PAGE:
Kate’s Corner
Aug 27 2014

  Transitions = Change

Young children don’t like to change; change locations, change activities, change food.  We all know babies and toddlers that don’t even want their soiled diapers changed! Basically they struggle “moving” from one place or event into another.  The older they get, the more important it is to help them learn how to change because, really, life is all about change.

While babies are pretty agreeable to being picked up from sleeping or walked around while you carry them from one room to another, toddlers and older children often are not.  They count on routine, and stability.  They fully engage their body and mind in an activity and they learn to count on simple things – like bananas are chewable, blocks fall when they are too high, and that cousin Kelly is lots of fun to play with.  They are in the moment.

How do you help a toddler who doesn’t want to get their coat on and leave the house to go to the store?  How do you introduce new food and texture in their diet?  How do you support new friendships?

·         Most importantly know your child.  What is his hot spot?  Is there a time of day that is more challenging due to time or place?  What are they like when they are tired or hungry?

·         Give them a “heads up.”  The more you prepare a child for a change the better they will manage it.

·         Make the change agreeable and enjoyable.

·         Celebrate effort and forward progress as well as success.

Transition Tips:

·         Talk about the change.  Tell a baby that you are going to change his diaper.  Tell a toddler that lunch will include bananas and new peaches.  Let a preschooler know that a new family has moved on the block with a little girl who is 4 just like she is.  Talk about everything.

·         Feed children.  Disagreeable children are very often hungry children.

·         Start early to prep children for the change. Children are more in tune to visual clues than anything else. If you will be leaving the house at 3:00, put out your child’s jacket at 2:00 and tell her that she can wear it when you leave at 3:00.  Put her outside shoes on well ahead of leaving and tell her she can wear her sneakers in the car.  Pick out some books for the ride or her favorite baby and have them wait at the door.  Change should not be a surprise.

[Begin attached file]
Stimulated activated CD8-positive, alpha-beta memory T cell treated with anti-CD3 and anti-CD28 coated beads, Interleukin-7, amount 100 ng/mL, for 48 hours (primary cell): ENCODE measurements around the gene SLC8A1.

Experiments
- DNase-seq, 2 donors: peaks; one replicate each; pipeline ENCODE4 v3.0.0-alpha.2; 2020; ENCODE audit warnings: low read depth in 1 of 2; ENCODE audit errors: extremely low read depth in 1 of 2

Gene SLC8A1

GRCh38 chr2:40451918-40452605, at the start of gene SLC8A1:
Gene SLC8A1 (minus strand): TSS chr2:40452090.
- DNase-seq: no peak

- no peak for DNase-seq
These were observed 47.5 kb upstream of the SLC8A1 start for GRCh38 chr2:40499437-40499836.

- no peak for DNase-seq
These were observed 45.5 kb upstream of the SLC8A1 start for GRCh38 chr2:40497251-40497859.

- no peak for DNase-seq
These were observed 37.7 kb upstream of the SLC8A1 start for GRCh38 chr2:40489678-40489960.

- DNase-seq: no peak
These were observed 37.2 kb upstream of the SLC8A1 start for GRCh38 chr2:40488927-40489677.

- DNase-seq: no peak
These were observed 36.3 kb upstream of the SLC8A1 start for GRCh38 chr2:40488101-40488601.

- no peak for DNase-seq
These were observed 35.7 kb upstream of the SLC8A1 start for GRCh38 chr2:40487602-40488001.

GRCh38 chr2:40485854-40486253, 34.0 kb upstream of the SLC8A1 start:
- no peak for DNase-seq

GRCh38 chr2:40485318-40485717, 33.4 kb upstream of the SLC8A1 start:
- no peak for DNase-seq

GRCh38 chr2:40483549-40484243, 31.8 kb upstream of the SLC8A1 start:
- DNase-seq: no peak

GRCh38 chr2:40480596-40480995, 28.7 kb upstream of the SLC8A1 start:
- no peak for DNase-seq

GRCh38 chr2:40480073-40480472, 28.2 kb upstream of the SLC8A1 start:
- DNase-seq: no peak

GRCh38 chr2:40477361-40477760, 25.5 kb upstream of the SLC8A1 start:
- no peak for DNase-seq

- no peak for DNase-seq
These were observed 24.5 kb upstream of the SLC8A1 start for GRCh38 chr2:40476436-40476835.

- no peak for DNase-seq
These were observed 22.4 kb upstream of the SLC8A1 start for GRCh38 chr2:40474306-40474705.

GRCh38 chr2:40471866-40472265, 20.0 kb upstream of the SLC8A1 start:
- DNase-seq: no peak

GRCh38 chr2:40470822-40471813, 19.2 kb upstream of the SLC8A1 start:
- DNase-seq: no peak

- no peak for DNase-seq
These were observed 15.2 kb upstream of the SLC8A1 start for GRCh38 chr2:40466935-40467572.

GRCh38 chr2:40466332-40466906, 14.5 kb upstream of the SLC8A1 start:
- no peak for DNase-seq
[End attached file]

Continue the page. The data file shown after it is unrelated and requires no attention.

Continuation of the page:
·         Don’t start a project or play activity that cannot be finished before they are leaving, having dinner, or going to bed.  All children truly get lost in play.  They simply don’t have the internal sense of time that adults do.  “You can finish that later” is meaningless to a toddler.  They have no idea what time later is.  Preschoolers will balk and “later” will be what theythink it should be.

·         Make the change interesting, exciting or agreeable.  Children are much more flexible and compliant when they are looking forward to whatever is next.  Include them in plans and ideas.

·         Create routines that are appropriate and clear.  Start with chunks of time; morning, afternoon and nighttime.  When children are ready, routines include meals, play, visits, school…                           Be reliable and pleasant during all parts of the day and all of the steps your children take as they grow.

·         Don’t take it personally when children cry to stay at grandmas, don’t want to go shopping with you, scream leaving the playground, or wrestle putting their coats on.  They’re little and all of this takes time.  They’ll get there.  I promise.

“Let the wild rumpus begin!” Max

Where the Wild Things Are by Maurice Sendak